The term “affirmative action” has gotten stuck in its earliest conception in the minds of many, and has not been allowed to grow up to reflect its current meaning. The early debates over affirmative action, focused upon non-male, non-Caucasian minorities, gradually gave way – through a combination of factors – to a more equitable definition. In fact, it can be said that the implementation of affirmative action through agencies, programs, court cases, and federal contractors is much closer to its ideal. “Affirmative action” is now synonymous with “diversity” and “equality.”
President John F. Kennedy launched the term “affirmative action” and its definition through an Executive Order, issued March 6, 1961. Known as “Executive Order 10925,” this single sentence is where it began, specifically for government contractors: “The contractor will take affirmative action to ensure that applicants are employed, and that employees are treated during employment, without regard to their race, creed, color, or national origin.”
If you take a moment to reflect upon the brilliance of this sentence from President Kennedy’s Executive Order 10925, you will see the critical resemblance it has to the language used by the drafters of the U.S. Constitution: it is timeless. There is nothing about this sentence that paralyzed the concept of equal opportunities for all workers and work applicants to a fixed moment in our nation’s history, whether culturally or demographically.
Pushing along the evolution of affirmative action was the ever-fluid concept of America as a “melting pot.” Census Bureau statistics project that the non-Hispanic white population in America will drop below 50% by 2050. Nearly 92% of our population growth in the past ten years came from minorities of all types, whether Hispanic or Latino of any race, African Americans, Asians, and American Indians and Alaskan Natives. Our increasing racial diversity among children indicates that Caucasians will become a statistical minority in the early 2040s.
Not surprisingly, American capitalism has also contributed to the advancement of affirmative action in the workplace. In a headline case accepted for argument before the United States Supreme Court in 2012, more than 50 brand-name corporations submitted amicus briefs supporting affirmative action for student applicants to higher education. The big business argument in favor of affirmative action? Diversity helps boost sales, increase productivity, lower turnover, accelerate product entry into varying markets, and better prepare students for the inherent diversity of the modern global economy.
It would seem that the contemporary definition and application of “affirmative action” is much closer to the grand vision of equality for all workers as originally penned by President Kennedy.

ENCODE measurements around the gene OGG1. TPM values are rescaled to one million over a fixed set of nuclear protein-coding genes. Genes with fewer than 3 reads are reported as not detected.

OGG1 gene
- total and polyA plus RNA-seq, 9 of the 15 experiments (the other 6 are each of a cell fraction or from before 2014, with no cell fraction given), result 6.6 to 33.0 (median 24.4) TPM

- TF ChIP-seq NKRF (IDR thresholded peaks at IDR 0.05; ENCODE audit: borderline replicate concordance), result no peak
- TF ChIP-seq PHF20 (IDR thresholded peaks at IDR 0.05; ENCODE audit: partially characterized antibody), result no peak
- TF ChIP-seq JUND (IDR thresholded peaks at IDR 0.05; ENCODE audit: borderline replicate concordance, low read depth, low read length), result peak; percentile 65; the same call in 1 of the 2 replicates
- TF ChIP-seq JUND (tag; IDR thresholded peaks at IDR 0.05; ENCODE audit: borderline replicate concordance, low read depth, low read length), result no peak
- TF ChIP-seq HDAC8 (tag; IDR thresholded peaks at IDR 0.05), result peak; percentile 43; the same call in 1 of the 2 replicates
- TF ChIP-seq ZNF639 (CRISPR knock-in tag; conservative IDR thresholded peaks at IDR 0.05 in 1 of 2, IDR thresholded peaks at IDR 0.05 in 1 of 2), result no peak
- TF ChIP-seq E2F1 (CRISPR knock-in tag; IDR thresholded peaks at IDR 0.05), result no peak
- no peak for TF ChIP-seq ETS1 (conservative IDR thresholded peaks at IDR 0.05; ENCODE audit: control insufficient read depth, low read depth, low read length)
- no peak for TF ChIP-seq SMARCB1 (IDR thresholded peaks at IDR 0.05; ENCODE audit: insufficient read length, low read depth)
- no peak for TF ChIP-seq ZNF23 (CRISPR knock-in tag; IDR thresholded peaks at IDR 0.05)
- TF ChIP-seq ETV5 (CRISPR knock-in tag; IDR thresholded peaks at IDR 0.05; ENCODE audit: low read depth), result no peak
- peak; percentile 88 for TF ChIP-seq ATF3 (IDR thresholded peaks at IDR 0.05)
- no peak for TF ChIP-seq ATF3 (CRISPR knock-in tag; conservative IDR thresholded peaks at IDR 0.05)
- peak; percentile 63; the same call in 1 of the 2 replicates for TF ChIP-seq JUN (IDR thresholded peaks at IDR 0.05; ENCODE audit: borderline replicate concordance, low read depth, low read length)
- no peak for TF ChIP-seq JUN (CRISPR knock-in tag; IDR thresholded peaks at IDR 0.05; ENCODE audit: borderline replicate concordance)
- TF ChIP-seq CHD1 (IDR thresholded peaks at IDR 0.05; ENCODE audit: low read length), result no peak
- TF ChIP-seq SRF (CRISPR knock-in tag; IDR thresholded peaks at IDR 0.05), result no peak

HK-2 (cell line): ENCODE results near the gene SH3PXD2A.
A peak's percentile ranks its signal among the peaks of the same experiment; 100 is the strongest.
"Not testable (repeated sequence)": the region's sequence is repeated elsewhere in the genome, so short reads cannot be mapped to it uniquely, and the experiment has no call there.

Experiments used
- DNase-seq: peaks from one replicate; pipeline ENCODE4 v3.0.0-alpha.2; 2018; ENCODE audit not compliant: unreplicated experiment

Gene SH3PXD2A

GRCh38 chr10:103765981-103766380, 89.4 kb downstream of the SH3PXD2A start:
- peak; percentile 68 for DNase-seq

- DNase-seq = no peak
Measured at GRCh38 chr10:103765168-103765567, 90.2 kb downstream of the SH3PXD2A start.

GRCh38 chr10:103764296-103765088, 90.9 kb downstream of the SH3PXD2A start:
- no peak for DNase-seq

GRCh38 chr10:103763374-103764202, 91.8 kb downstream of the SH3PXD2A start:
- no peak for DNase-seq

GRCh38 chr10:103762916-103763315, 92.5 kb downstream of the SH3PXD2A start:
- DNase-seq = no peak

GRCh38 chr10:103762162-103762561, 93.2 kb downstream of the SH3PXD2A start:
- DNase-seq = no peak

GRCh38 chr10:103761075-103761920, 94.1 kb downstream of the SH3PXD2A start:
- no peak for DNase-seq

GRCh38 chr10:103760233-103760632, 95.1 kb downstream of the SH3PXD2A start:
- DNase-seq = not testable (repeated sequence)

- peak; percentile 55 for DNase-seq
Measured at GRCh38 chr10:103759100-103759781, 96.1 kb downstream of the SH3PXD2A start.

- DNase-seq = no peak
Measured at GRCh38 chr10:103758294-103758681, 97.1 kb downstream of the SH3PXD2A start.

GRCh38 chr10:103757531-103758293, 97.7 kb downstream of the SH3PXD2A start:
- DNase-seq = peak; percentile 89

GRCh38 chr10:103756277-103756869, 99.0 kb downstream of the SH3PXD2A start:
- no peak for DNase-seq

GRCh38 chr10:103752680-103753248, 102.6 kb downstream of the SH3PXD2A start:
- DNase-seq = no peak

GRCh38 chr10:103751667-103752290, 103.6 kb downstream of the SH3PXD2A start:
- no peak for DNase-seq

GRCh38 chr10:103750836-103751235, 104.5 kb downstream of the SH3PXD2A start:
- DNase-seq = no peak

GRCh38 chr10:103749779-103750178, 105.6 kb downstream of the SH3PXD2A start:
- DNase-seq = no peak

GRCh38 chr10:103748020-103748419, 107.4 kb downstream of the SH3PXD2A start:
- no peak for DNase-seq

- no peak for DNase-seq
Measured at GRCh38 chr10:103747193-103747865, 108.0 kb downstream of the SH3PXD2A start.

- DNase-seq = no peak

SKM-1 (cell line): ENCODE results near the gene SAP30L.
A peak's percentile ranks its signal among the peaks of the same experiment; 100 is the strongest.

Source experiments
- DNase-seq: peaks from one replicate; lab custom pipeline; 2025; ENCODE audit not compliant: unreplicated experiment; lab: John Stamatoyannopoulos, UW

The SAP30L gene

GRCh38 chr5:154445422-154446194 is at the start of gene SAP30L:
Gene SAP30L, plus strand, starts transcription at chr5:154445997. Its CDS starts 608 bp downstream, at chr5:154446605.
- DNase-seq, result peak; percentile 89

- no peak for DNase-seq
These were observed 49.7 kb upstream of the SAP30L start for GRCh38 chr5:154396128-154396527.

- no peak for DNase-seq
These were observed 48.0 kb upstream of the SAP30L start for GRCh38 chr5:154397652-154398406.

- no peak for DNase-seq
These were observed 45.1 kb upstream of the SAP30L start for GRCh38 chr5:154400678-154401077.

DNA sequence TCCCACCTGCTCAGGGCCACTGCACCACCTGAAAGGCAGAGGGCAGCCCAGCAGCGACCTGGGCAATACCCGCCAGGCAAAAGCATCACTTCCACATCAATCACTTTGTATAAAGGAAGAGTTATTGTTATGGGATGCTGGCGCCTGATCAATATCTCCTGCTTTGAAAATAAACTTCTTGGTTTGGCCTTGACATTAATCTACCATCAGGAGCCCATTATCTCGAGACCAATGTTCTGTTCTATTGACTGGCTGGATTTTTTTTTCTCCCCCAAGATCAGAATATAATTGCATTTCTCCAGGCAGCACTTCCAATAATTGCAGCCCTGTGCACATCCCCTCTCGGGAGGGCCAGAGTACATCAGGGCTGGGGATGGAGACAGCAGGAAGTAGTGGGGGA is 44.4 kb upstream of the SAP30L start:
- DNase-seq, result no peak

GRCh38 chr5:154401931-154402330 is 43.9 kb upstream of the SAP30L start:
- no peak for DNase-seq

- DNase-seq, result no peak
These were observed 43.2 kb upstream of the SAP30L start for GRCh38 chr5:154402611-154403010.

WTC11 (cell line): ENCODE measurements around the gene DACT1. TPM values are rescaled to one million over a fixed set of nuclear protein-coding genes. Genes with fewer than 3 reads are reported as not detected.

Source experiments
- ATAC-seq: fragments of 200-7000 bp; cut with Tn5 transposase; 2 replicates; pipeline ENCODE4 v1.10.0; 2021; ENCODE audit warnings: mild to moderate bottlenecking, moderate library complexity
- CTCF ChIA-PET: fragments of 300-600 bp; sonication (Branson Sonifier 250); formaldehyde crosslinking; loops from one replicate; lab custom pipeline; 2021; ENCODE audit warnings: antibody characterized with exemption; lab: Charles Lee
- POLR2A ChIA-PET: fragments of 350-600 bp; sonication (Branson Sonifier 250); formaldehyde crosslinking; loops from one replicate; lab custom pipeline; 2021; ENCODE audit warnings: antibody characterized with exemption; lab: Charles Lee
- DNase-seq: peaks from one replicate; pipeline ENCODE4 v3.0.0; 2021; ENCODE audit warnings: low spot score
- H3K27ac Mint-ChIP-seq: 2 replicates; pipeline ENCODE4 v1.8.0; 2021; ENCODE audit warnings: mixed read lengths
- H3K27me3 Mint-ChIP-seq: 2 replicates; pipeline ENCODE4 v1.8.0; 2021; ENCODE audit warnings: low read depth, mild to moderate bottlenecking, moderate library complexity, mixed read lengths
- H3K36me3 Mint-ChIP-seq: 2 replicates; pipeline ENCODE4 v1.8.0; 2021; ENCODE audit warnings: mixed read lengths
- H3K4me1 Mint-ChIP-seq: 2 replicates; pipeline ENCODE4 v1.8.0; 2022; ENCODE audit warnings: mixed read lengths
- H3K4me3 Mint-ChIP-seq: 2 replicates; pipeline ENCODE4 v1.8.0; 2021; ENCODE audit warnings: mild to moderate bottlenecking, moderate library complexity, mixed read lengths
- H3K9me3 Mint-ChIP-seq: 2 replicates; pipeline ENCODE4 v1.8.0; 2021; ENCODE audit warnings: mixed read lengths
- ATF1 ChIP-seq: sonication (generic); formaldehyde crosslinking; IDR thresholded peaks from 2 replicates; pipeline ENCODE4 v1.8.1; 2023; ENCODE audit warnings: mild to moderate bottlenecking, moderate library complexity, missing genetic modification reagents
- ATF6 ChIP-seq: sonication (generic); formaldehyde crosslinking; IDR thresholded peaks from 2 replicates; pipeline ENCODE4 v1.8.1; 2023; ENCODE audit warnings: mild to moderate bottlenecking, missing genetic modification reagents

Reaching the Apex of Diversity in Hiring Practices
At the beginning of this article, we stated that the term “affirmative action” has gotten stuck in its earliest conception in the minds of many, and has not been allowed to grow up to reflect its current meaning – a meaning preciously close to its origins in President John F. Kennedy’s Executive Order 10925, issued March 6, 1961.
Is it any different from how most people think about the audits of hiring practices conducted by the Office of Federal Contract Compliance Programs (“OFCCP”)?
Reported cases in recent years illustrate that for at least several years OFCCP has cited companies for discriminatory hiring practices where Caucasian and/or male applicants were under-represented. In one case, discrimination in hiring was against African-American and Caucasian applicants in favor of Hispanic applicants. In another case, a company with multiple locations was found to have engaged in differing discriminatory practices among all ethnic and gender groups, differing from one location to another.
It’s no mystery how these kinds of findings can be realized during an audit. The analysis of discriminatory hiring processes includes an analysis of the current workforce and local demographics. So, for example, within a particular industry in a particular municipality, one ethnic group or gender may be over/under represented. Or, for example, the employee with hiring authority may have a conscious or subconscious preference for a particular ethnicity or gender, resulting in a concentrated pool of employees that does not reflect diversity.
As OFCCP compliance analysis has become more sophisticated, so, too, should the hiring policies and self-audits conducted by companies seeking and benefiting from federal contracts. Computer software now runs adverse impact analyses and shortfall results for all ethnicities and genders, and allows companies an opportunity to self-remediate and thoroughly document efforts at the creation of diversity in the workplace.
In the more than 50 years since President Kennedy issued Executive Order 10925, meanings of “equality,” “diversity,” and “affirmative action” have evolved. Along with the philosophical evolution, there has been a methodology and compliance audit evolution. Isn’t it time to equate “equality in the workplace” with “everyone’s protected?”